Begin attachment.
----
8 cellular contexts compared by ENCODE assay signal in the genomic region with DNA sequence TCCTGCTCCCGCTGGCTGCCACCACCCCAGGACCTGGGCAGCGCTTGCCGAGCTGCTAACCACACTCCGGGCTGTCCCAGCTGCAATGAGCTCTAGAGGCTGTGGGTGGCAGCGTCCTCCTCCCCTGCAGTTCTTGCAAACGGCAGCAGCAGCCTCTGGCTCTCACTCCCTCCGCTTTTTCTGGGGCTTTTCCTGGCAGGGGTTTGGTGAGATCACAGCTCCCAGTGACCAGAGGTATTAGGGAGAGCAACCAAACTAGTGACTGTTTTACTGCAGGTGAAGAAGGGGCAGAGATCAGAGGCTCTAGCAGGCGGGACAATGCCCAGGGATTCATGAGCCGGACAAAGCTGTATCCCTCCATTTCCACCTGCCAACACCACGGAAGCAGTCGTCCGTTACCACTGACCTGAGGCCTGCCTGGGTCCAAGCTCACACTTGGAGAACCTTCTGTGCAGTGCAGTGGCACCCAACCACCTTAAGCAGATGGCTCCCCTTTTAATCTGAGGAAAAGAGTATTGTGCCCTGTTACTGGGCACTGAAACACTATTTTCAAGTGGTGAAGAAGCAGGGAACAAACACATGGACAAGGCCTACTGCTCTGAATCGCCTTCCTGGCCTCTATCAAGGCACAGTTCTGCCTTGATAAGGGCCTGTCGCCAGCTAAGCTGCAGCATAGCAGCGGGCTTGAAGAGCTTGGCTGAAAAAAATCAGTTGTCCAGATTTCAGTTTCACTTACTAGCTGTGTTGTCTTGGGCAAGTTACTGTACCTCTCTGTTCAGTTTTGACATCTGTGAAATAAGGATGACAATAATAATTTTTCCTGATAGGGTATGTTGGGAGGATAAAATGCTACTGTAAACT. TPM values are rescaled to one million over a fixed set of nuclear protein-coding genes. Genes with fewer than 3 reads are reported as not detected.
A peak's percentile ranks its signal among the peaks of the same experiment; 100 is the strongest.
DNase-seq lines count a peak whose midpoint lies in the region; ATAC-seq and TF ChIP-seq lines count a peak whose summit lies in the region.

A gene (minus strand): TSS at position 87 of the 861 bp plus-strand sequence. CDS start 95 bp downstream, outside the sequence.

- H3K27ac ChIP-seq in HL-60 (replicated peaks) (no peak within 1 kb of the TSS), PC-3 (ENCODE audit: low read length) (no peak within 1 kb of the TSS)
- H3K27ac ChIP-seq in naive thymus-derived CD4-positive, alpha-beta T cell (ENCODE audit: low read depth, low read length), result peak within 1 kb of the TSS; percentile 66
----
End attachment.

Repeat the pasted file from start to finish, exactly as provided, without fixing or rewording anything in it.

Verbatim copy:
8 cellular contexts compared by ENCODE assay signal in the genomic region with DNA sequence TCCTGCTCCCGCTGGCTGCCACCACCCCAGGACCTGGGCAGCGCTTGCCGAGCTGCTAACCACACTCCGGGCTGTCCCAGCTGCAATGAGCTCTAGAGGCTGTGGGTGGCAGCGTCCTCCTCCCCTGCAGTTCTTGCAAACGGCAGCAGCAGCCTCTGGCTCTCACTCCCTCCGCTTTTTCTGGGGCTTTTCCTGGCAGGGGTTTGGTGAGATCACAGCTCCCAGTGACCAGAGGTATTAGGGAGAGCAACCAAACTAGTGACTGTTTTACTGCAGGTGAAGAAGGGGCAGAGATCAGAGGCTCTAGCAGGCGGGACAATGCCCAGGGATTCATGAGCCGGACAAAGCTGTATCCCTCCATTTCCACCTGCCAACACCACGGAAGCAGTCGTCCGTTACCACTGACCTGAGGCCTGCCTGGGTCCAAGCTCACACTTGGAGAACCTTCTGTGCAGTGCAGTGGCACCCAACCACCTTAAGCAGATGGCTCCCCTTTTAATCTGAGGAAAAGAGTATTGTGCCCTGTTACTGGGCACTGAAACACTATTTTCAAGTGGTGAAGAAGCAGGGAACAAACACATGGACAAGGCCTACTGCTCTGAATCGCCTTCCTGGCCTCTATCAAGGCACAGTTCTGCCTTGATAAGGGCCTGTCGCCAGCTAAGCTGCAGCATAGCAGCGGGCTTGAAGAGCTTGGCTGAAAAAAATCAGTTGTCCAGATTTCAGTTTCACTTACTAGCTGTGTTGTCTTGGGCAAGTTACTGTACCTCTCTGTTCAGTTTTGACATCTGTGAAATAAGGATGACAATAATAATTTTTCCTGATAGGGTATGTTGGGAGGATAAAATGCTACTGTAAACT. TPM values are rescaled to one million over a fixed set of nuclear protein-coding genes. Genes with fewer than 3 reads are reported as not detected.
A peak's percentile ranks its signal among the peaks of the same experiment; 100 is the strongest.
DNase-seq lines count a peak whose midpoint lies in the region; ATAC-seq and TF ChIP-seq lines count a peak whose summit lies in the region.

A gene (minus strand): TSS at position 87 of the 861 bp plus-strand sequence. CDS start 95 bp downstream, outside the sequence.

- H3K27ac ChIP-seq in HL-60 (replicated peaks) (no peak within 1 kb of the TSS), PC-3 (ENCODE audit: low read length) (no peak within 1 kb of the TSS)
- H3K27ac ChIP-seq in naive thymus-derived CD4-positive, alpha-beta T cell (ENCODE audit: low read depth, low read length), result peak within 1 kb of the TSS; percentile 66